PhD in Nursing

Who Gets One & What to Expect

Doctoral degrees in nursing prepare graduates to deliver the highest level of patient care and advance the nursing profession through rigorous, practice-oriented research. For advanced practice registered nurses (APRNs) who hold master of science in nursing (MSN) degrees, doctoral programs can further their clinical experience and deepen their nursing knowledge. It is also possible to earn a Ph.D. in nursing online if you hold a bachelor of science in nursing (BSN) through a BSN-to-Ph.D. bridge program.

By pursuing a doctoral degree, nurses get the chance to focus on a particular patient population. They can also pursue an organizational specialty, such as nursing administration, nursing education, or informatics. Doctoral nursing programs benefit individual nurses, the patients they serve, and the nursing field in general.

DNP vs Ph.D. in Nursing: What's the Difference?

Nurses seeking to earn a doctorate can choose from two paths: a doctor of nursing practice (DNP) or a Ph.D. in nursing. DNPs are suited to APRNs who wish to improve their ability to provide effective complex care to patients across the lifespan. They also suit nurses who want to practice their profession without being involved in direct patient care, in roles like administrator, informaticist, or public health advocate.

On the other hand, Ph.D. degrees in nursing focus on research. These science-oriented degrees prepare nurses to conduct medical research or pursue careers as college-level nursing professors.

Reasons to Pursue an Online Ph.D. in Nursing

Nurses can pursue a Ph.D. in nursing online. Many accredited colleges and universities recognize the need for highly trained nursing professionals as both direct patient caregivers and cutting-edge researchers. Online doctoral programs give nurses the chance to earn their doctorates without giving up their professional or personal responsibilities. Below are just a few benefits of a doctorate in nursing.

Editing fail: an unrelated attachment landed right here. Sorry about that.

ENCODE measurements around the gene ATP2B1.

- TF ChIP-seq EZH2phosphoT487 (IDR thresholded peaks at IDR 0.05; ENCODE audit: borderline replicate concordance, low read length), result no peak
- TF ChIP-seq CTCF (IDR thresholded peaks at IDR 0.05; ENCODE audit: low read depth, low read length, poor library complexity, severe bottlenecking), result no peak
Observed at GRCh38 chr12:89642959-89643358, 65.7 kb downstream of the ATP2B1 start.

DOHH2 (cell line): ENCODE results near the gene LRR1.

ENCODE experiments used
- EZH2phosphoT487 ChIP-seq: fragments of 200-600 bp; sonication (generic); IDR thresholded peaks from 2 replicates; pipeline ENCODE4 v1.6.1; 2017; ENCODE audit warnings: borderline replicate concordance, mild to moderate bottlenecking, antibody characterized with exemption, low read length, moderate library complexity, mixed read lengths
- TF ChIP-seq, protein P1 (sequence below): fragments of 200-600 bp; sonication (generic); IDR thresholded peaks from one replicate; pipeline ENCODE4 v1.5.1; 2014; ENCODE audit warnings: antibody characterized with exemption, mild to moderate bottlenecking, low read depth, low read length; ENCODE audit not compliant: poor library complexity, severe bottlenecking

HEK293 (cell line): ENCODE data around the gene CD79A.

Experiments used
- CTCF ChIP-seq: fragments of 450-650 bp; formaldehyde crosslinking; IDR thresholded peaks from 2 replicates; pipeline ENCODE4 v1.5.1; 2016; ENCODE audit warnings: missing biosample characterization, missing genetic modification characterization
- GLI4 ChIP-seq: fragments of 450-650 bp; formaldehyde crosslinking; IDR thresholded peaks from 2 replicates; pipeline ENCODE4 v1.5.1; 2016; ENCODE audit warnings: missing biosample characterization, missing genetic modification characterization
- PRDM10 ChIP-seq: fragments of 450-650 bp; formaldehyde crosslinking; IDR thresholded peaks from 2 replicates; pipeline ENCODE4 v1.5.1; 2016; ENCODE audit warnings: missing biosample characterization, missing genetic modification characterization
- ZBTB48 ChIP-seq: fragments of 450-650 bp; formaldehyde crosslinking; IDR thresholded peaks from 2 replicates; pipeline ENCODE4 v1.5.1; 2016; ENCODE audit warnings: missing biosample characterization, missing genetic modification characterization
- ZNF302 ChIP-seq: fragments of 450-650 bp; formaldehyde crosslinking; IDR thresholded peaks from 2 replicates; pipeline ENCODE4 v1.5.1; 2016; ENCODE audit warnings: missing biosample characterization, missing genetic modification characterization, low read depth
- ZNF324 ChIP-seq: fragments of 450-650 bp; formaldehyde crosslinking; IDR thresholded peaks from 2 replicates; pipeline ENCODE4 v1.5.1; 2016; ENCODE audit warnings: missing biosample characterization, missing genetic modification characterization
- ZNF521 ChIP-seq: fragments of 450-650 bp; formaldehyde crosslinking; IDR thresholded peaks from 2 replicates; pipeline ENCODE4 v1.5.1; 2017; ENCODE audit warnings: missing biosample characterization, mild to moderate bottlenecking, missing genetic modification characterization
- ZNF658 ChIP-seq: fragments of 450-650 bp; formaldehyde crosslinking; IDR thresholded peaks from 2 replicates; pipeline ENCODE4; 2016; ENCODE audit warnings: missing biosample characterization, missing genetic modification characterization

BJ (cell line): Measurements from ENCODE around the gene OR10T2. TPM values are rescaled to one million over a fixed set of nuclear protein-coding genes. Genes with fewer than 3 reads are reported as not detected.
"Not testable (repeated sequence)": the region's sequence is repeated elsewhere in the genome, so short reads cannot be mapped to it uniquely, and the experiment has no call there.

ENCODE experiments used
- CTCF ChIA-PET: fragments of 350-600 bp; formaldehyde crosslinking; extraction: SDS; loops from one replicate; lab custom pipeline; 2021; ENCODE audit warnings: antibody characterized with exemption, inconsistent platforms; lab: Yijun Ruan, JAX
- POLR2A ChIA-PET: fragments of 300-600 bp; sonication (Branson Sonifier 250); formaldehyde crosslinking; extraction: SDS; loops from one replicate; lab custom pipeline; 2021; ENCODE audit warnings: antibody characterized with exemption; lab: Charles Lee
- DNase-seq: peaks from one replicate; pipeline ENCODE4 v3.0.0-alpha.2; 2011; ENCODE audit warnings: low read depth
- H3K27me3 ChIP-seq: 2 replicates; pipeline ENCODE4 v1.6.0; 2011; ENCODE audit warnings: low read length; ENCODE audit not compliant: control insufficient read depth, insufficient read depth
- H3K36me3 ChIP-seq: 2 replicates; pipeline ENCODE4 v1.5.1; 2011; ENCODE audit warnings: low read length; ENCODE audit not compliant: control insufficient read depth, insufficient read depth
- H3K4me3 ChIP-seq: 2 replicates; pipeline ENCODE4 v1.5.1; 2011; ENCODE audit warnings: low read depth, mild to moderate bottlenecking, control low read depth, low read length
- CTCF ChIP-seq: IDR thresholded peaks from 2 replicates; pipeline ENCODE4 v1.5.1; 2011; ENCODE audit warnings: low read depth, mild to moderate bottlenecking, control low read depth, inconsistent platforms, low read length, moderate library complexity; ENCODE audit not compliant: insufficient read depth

Professional Recognition

Earning a doctoral degree in nursing puts you on equal footing with other doctorate-educated medical practitioners, earning more respect for your insight and contributions.

Higher Salary Potential

Completing a doctoral nursing program qualifies graduates for leadership roles and greater responsibilities in almost any nursing environment. These types of positions often come with higher incomes, too.

Deliver Better Patient Care

Doctorate-trained nurses understand how to translate and integrate research findings into regular nursing practice. They can also influence the quality of patient care on the policy level by implementing regulations to help healthcare providers and their patients.

Contribute to the Body of Nursing Knowledge

DNP and Ph.D. in nursing programs allow students to perform scholarly research that can enhance nursing practices and add to the existing body of knowledge in the field.

Address the Nursing Shortage

The current nursing shortage is due in part to the lack of qualified nursing instructors. Nurse educators who have completed a doctoral nursing program can train and educate the next generation of nurses, which helps alleviate the nursing shortage.

What Can I Do With an Online Doctorate in Nursing?

Whether you earned your DNP or Ph.D. in nursing online or on campus, you can qualify for several professional options as a doctorate-trained nurse. Because DNPs focus on practice, they prepare graduates to work as direct patient care providers or in administrative capacities as informaticists or nurse administrators.

Ph.D. degrees in nursing keep students on the forefront of modern research in the nursing field, qualifying them for policy-setting roles on the state or federal level. They also equip graduates with college-level teaching credentials.

Common Career Paths and Salaries

Doctorate-trained nurses can work in a variety of healthcare and non-healthcare settings, including hospitals, research facilities, public health offices, academia, and doctor's offices. Twenty-two states also allow qualified nursing professionals to engage in private practice. There is no shortage of professional opportunities for doctorate-trained nurses. You can explore potential careers below.

Nursing Director

Nursing directors supervise all personnel providing direct patient care and work with other medical professionals to coordinate patient services. They develop, implement, and evaluate patient care standards and oversee personnel training.

Average Annual Salary: $89,393

Hospital Administrator

Hospital administrator duties often include the following: supervise medical and non-medical personnel, set and maintain budget goals, ensure compliance with regulatory agencies, and coordinate with other departments to provide quality patient care.